In an interview for The Guardian, Steven Johnson describes his notion of the “adjacent possible” as a vision of cultural history in which innovation develops as a collective process, like “one door leading to another, exploring the palace one room at a time.”
“Think of playing chess,” the article continues, “at any point in the game, several ingenious moves may be possible, but countless others won’t be. Likewise with inventions: the printing press was only possible – and perhaps only thinkable – once moveable type, paper and ink all existed. YouTube, when it was launched in 2005, was a brilliant idea; had it been launched in 1995, before broadband and cheap video cameras were widespread, it would have been a terrible one. Or take culture: to 1950s viewers, Johnson argues, complex TV shows such as Lost or The Wire would have been borderline incomprehensible, like some kind of avant-garde art, because certain ways of engaging with the medium hadn’t yet been learned. And all this applies, too, to the most basic innovation: life itself. At some point, back in the primordial soup, a bunch of fatty acids gave rise to a cell membrane, which made possible the simplest organisms, and so on. What those acids couldn’t do was spontaneously form into a fish, or a mouse: It wasn’t part of their adjacent possible.”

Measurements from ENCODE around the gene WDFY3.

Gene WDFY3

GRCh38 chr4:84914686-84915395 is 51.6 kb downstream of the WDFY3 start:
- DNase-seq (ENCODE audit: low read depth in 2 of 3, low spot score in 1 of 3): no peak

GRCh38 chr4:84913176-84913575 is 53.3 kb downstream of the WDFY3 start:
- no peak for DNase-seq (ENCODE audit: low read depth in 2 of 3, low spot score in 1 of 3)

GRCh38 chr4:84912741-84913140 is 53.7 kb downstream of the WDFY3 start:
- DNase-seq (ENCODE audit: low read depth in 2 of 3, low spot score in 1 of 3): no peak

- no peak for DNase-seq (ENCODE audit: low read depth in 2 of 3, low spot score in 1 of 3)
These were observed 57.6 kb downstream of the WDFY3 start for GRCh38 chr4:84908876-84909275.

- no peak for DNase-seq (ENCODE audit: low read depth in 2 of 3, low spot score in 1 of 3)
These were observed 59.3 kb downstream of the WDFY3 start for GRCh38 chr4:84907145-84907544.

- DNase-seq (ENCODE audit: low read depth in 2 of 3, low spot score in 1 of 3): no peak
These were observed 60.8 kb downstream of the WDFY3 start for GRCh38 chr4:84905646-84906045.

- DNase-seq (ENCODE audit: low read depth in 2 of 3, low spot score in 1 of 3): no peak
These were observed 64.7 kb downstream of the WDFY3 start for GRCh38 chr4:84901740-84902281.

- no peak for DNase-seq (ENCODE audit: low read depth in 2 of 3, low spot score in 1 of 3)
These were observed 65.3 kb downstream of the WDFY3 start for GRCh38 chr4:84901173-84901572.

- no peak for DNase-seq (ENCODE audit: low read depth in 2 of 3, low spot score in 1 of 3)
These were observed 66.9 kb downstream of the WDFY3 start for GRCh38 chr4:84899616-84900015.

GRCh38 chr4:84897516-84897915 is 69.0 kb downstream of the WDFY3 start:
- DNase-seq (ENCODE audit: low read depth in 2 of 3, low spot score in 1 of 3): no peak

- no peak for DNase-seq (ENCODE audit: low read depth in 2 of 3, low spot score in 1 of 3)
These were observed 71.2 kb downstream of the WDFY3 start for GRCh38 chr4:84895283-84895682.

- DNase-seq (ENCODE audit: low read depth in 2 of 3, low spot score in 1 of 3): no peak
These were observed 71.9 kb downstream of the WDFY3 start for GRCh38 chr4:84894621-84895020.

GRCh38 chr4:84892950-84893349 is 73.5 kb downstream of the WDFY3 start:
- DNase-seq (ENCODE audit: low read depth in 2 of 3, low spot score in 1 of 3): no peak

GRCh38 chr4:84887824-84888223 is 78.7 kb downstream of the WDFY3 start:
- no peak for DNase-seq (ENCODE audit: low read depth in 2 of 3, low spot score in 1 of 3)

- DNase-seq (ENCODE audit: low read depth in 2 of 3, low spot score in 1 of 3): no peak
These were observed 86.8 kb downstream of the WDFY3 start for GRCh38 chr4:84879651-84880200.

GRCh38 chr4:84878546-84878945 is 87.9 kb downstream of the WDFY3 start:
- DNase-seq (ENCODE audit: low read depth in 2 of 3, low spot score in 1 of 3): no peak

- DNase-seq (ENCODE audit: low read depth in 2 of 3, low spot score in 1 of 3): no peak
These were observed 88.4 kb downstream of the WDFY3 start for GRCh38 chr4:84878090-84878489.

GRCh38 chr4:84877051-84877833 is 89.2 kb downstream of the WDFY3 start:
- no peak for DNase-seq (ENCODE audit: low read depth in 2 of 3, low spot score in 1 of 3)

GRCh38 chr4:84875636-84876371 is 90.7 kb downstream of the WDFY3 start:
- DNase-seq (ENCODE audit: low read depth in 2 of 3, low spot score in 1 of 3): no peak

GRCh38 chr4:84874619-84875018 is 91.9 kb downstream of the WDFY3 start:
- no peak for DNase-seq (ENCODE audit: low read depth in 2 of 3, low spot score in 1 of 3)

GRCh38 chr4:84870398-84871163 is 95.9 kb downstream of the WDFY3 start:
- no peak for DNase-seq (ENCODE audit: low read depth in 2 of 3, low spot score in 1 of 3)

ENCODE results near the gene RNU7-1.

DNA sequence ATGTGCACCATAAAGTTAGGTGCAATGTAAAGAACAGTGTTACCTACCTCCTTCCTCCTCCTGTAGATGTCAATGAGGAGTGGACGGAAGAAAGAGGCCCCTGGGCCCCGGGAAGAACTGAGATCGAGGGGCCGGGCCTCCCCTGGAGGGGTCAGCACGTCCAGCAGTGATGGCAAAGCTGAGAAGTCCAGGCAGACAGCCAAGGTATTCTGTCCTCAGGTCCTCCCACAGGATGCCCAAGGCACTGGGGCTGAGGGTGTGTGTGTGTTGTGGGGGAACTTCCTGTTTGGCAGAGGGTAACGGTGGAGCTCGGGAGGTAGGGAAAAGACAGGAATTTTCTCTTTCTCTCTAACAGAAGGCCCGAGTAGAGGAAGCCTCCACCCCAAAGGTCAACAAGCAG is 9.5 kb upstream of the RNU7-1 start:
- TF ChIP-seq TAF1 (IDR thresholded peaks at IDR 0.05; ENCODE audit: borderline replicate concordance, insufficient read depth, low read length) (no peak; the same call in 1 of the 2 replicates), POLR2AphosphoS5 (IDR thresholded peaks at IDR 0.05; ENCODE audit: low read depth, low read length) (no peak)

Any comments? Thoughts? I’d love to hear them!